hth's a bit
Yeah it's twisting on the launch. We tried some lakewood 90/10's and the initial launch was harder but then it instantly unloaded the tires and started spinning, went back to the old shocks and the problem stopped. My dad said from the beginning he didnt like the drag shocks, but he figured he would just try em, but he just proved why he didnt like them anyway. Thanks for the help.
Yea, I have been telling people that 90/10's are not all that great but nobody really understands why and get's them anyway. No biggie. What you and your dad experienced is exactly why I don't like them. If you read my web page I explain why I "prefer" something like a 70/30, but it depends on the "complete" combo.

When the car starts going faster, chasis preload (or the lack of) will become more criticle. Preload needs to be adjusted so there is no preload WHILE the driver is sitting in the car. Can you add/remove preload via the upper control arms or are the upper control arm lengths fixed?

The best (only) way to really control the twist is still the Wolfe system, though.

Originally posted by KEVINS

When the car starts going faster, chasis preload (or the lack of) will become more criticle. Preload needs to be adjusted so there is no preload WHILE the driver is sitting in the car. Can you add/remove preload via the upper control arms or are the upper control arm lengths fixed?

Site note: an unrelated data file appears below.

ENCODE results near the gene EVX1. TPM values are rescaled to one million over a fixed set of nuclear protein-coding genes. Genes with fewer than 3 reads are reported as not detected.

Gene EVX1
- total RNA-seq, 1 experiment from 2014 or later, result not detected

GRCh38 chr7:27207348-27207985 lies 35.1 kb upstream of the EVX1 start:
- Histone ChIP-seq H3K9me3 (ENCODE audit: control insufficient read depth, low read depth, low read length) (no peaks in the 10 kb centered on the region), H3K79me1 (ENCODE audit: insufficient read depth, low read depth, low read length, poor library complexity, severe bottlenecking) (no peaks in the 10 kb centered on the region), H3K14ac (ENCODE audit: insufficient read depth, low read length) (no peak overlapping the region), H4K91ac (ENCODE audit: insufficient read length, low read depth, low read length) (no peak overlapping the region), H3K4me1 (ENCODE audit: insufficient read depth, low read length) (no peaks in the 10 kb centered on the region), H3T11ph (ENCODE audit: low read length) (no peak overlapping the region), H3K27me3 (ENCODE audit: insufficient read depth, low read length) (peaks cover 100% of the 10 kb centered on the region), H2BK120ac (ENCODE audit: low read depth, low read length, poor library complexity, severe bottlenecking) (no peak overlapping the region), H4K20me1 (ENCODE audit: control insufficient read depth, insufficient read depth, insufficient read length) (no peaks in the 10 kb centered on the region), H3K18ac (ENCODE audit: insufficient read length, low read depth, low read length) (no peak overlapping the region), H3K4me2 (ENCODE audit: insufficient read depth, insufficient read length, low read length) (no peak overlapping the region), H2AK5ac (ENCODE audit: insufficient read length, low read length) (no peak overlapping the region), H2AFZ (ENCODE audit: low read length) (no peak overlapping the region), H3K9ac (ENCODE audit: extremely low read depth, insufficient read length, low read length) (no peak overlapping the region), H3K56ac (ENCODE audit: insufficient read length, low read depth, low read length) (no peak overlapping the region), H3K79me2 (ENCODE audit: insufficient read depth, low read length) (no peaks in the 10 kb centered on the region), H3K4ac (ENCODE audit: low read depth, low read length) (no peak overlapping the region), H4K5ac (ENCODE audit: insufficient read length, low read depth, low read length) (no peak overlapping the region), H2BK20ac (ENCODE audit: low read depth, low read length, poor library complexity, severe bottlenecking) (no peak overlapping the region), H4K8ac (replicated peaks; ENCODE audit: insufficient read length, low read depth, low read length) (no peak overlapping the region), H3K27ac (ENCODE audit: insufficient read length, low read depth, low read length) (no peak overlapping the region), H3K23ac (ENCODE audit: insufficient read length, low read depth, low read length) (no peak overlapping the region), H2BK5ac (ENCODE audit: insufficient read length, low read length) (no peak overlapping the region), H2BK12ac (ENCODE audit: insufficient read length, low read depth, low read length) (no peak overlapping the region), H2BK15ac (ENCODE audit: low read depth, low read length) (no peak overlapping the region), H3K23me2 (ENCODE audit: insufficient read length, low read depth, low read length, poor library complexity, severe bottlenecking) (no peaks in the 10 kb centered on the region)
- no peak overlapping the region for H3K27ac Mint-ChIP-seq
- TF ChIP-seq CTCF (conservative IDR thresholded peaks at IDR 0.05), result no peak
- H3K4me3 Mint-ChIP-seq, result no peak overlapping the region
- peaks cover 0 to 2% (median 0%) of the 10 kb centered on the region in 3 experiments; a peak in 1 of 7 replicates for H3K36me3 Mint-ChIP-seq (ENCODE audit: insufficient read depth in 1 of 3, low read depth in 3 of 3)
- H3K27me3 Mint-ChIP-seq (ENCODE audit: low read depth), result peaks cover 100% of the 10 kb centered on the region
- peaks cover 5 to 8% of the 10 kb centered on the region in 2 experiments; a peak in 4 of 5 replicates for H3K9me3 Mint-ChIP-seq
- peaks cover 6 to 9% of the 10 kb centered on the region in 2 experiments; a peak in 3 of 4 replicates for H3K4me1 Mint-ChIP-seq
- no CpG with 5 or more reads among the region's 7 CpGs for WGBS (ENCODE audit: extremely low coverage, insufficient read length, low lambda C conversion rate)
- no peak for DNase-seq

How do you check and adjust preload? I have adjustable upper arms.
Unhook passenger, upper control arm and have the car "race ready" including driver, fuel etc. Adjust the control arm length so that the mounting bolt slides in the hole easily. This is a neutral setting. When the driver gets Out of the car, there Will be preload on the chasis.

Once the driver is sitting in the car and the bolt slides in easily, you add/subtract preload by shortening /lengthening the passenger upper control arm. I always suggest Zero preload unless you absolutely NEED it.

If you have access to a 4-wheel scale this makes it even more accurate because you can "weigh" each individual tire. You can actually add/subtract preload on the RR tire to match the LR tire (which affects the front tires when you adjust it). This helps to launch the vehicle straight no matter how much preload you add/subtract because the rear tires will have an even amount of pressure on them.
However, it is the combo of ALL 4 tires that you need when you get REAL serious. On the race truck we had the LR and the RR tire "weights" within 20 lbs of each other and the fronts within 40lbs (?), at one time. That was COOL!

Just find the neutral setting and most will be fine;)
You have to be careful because if you make one to much longer than the other the car will vear over bumps in the road:) You can make the upper trailing arms have 2 different arc,s and cause to much binding also.I like to do this on jack stands with the springs out at the known ride height if the driver was in the car:) You then have the car in the air and the tires off and you can get to the upper trailing arm bolt and really tell how lined up the hole is:D :) You can find out the ride height with the driver in the car by putting wire ties on the shock shafts and sitting it the car.We used the wire tie trick on or NW Tour car and sprint car to see what the shock travel was so you could tell if the spring was to soft:)